im starting a new layoutand i have a ?

Discussion in 'N / Z Scale Model Trains' started by ozzy, Apr 16, 2007.

  1. ozzy

    ozzy Active Member

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    this time i want it to be more to scale., so i need to know how far apart mainline track should be in scale feet and/or inches?
  2. baldwinjl

    baldwinjl Member

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  3. ozzy

    ozzy Active Member

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    i guess that would help if i knew what it all meant.
  4. Cannonball

    Cannonball More Trains Than Brains

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    I have yet to figure out why the NMRA has to take everything and turn it into a quantum physics worksheet.
  5. baldwinjl

    baldwinjl Member

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    It really isn't that hard. At he top of the page they define what they mean by Class II, Class I, and Class IA. Then they have a separate chart for each scale. The for various radiuses they show center to center spacing for each class. If you want the safe, easy answer, just use the widest spacing they show. Otherwise, use what fits your situation. What they are trying to show is that larger equipment needs more space on sharper curves. Also, in the M* column, they are trying to say that in a yard, you might need to get your fingers in between cars.

    Jeff
  6. Cannonball

    Cannonball More Trains Than Brains

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    So to be safe, go with 1-13/32" - right?
  7. baldwinjl

    baldwinjl Member

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    Yep. You could even go to 1-1/2 to make is easy, if that's what you wanted to do. On the other hand, on a double main line, going down to 1-1/16 might look really good on the straights. You just need to make sure you give yourself some room going in to the curves. Experiment a bit, see what looks good. Then make sure you've got more than the minimum to avoid getting suprised when two trains with long overhang cars meet!

    Jeff
  8. bigsteel

    bigsteel Call me Mr.Tinkertrain

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    i dont know if this helps but i run big C&O articulateds down to small geeps and use 1 1/2in for straights and 2in for curves and i have a minimum radii of 22in.hope this helps.if it dont....oh well i tried.--josh

    EDIT:eek:ooops this is N scale not HO.well we all make mistakes :D
  9. Torpedo

    Torpedo Member

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    13' 0" on centerlines for tangent (straight) track was a common prototype standard. That's only 0.975 inches in N scale. :)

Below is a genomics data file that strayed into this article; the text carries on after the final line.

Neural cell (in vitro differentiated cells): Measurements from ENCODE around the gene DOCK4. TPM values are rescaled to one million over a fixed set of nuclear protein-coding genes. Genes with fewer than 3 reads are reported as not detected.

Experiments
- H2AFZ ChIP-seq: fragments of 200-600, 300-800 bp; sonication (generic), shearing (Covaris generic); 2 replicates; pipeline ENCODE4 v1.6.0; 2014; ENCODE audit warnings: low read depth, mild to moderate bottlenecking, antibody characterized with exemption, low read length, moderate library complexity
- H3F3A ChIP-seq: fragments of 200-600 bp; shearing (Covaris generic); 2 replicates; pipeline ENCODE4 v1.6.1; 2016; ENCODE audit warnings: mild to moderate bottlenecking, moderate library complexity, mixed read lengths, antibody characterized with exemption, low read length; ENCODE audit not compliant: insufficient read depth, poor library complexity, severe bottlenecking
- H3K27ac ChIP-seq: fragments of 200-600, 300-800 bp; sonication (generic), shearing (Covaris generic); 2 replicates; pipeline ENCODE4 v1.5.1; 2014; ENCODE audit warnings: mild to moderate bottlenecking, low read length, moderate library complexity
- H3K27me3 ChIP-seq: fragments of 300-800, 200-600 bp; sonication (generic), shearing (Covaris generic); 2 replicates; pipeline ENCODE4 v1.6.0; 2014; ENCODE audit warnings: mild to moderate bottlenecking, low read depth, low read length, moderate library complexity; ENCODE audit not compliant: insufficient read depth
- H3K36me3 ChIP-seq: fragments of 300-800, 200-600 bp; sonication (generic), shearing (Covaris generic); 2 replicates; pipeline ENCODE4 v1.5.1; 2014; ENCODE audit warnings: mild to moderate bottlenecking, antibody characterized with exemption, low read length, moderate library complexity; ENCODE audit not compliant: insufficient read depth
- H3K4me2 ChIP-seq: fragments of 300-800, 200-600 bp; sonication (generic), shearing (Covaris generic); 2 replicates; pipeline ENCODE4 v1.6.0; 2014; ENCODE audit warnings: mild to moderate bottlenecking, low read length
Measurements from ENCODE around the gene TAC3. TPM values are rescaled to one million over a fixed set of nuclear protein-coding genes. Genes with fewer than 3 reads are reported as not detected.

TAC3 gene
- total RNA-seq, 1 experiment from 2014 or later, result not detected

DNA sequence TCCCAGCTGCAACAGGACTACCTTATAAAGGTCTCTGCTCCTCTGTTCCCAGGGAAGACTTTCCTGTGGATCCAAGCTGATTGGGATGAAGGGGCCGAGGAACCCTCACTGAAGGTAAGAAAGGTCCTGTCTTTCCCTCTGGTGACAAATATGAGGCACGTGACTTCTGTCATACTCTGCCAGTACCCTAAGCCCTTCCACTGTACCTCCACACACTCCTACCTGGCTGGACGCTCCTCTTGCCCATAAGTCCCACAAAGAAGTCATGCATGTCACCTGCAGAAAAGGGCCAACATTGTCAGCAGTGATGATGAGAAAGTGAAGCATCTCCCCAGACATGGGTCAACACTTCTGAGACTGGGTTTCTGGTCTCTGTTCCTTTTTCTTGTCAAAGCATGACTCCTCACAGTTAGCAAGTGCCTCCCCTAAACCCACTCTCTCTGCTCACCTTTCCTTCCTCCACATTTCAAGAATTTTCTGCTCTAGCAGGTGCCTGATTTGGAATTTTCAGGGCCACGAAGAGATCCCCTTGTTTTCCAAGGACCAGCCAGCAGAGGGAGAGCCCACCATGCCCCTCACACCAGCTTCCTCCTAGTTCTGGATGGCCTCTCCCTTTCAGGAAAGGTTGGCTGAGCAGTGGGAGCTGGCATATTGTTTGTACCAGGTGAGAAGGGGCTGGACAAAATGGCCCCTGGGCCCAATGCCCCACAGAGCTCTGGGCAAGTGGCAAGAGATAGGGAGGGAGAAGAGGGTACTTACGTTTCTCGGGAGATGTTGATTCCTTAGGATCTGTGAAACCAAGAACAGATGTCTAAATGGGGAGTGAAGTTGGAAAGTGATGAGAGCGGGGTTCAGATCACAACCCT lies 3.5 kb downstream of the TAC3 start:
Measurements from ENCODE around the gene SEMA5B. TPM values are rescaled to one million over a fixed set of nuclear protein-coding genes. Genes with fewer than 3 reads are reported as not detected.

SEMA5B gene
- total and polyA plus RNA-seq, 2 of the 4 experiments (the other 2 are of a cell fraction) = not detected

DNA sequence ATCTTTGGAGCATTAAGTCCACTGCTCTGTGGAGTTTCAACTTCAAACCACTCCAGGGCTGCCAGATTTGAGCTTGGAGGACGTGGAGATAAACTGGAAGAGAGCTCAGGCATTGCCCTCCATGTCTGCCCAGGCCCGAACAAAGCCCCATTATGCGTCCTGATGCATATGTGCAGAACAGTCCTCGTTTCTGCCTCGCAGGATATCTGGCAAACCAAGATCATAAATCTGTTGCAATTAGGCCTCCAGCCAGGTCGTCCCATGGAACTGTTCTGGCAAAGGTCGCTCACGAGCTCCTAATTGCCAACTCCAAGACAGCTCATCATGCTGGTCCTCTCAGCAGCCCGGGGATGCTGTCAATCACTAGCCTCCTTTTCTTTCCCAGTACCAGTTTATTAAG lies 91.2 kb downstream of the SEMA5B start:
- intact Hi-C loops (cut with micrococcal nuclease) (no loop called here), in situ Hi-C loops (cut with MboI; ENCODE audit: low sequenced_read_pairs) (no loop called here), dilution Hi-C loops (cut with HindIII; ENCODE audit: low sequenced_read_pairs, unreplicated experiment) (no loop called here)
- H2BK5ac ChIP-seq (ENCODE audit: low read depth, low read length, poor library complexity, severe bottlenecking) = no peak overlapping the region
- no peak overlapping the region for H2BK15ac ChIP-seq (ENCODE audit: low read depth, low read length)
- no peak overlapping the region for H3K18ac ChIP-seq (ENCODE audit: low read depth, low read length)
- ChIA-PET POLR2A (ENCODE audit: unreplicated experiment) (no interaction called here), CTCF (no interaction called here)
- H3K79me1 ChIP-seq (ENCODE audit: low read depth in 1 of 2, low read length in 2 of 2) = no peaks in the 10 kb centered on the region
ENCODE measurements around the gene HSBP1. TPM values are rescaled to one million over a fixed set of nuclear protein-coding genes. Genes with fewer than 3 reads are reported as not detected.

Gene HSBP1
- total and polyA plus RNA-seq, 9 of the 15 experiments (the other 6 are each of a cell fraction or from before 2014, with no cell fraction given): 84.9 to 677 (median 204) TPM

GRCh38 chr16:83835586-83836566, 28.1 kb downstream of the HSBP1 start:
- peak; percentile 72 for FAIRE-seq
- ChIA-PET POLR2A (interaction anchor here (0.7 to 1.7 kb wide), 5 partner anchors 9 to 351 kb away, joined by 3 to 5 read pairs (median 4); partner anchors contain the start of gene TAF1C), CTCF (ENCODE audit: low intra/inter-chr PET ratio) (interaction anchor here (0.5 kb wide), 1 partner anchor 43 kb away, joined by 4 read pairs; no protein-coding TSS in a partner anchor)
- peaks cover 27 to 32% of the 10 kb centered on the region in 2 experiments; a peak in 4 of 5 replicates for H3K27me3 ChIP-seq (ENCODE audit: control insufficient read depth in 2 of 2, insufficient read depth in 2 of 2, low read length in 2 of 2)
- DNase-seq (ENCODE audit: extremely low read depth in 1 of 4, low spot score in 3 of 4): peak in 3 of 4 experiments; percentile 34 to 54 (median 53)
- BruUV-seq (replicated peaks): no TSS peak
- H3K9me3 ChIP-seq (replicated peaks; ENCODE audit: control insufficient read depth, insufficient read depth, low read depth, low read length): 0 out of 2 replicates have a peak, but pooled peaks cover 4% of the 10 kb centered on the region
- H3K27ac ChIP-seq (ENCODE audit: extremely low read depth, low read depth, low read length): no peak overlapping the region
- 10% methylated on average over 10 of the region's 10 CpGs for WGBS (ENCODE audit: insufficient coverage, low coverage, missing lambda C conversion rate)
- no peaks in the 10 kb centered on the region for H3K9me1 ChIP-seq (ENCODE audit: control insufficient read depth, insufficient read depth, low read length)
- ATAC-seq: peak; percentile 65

It's awful tight for five fingered switching, though. :eek:
  10. Cannonball

    Cannonball More Trains Than Brains

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    Lets just go 1 inch then. :D
  11. eightyeightfan1

    eightyeightfan1 Now I'm AMP'd

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    I was just going to ask...."How big are your fingers?"
    Might want to take that in consideration(NMRA standard does this I think), for re-railing an errant piece of rolling stock.
  12. Torpedo

    Torpedo Member

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    The man said he wanted to be more scale. He didn't say anything about not wanting the difficulties exact scale brings to the tiNy gauge. sign1sign1sign1
  13. ozzy

    ozzy Active Member

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    MY trains dont derail!!!!!!!!!! im a better engineer then that.....lmao

    all i wanted to know was for a double mainline. i already know what im spacing the yard at to make it easier..


  14. ozzy

    ozzy Active Member

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    i think i will go with 1 1/2" just to be safe.
  15. baldwinjl

    baldwinjl Member

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    Also, on any curve at all our cars have more overhhang than the real thing, since our curves are so tight (even broad ones). Going less that the NRMA recommendations is asking for trouble, I think. What is prototype varies alot by time and location. Thirteen feet would be the short side. Fifteen feet, or even more, is more likely these days, from what I have read.

    Jeff
  16. Torpedo

    Torpedo Member

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    Which is why I said "was." :D:D:D

    13' was pretty much the norm for the heavy steam, early diesel era. Today, when 13'is specified, it tends to be the absolute minimum allowed.